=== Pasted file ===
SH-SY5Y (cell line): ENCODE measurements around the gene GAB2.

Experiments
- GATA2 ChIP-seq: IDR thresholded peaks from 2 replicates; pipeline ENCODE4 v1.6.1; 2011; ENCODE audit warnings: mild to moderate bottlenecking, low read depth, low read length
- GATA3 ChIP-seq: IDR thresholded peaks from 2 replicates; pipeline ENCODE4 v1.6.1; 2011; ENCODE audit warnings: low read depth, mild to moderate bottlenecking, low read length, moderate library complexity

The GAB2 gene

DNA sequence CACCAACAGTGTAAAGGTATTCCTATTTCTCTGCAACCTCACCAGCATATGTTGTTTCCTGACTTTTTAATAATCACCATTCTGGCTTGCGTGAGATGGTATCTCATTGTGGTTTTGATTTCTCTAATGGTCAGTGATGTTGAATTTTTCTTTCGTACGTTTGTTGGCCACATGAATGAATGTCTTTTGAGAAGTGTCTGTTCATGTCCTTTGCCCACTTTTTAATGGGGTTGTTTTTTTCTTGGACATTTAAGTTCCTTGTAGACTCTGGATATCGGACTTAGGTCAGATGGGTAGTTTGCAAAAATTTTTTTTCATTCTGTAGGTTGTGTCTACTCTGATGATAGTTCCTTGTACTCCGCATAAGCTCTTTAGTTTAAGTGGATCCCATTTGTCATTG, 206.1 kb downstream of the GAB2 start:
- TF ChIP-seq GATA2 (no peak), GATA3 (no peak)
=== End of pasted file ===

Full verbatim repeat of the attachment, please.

SH-SY5Y (cell line): ENCODE measurements around the gene GAB2.

Experiments
- GATA2 ChIP-seq: IDR thresholded peaks from 2 replicates; pipeline ENCODE4 v1.6.1; 2011; ENCODE audit warnings: mild to moderate bottlenecking, low read depth, low read length
- GATA3 ChIP-seq: IDR thresholded peaks from 2 replicates; pipeline ENCODE4 v1.6.1; 2011; ENCODE audit warnings: low read depth, mild to moderate bottlenecking, low read length, moderate library complexity

The GAB2 gene

DNA sequence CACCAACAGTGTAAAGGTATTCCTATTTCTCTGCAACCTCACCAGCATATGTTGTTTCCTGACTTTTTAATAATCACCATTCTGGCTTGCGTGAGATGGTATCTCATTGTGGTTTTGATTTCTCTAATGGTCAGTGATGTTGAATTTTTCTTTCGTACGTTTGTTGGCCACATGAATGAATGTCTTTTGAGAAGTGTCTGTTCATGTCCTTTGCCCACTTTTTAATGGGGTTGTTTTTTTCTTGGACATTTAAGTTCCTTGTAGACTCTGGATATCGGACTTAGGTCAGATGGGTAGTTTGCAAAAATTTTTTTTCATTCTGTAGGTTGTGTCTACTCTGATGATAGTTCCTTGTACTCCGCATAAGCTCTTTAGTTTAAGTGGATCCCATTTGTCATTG, 206.1 kb downstream of the GAB2 start:
- TF ChIP-seq GATA2 (no peak), GATA3 (no peak)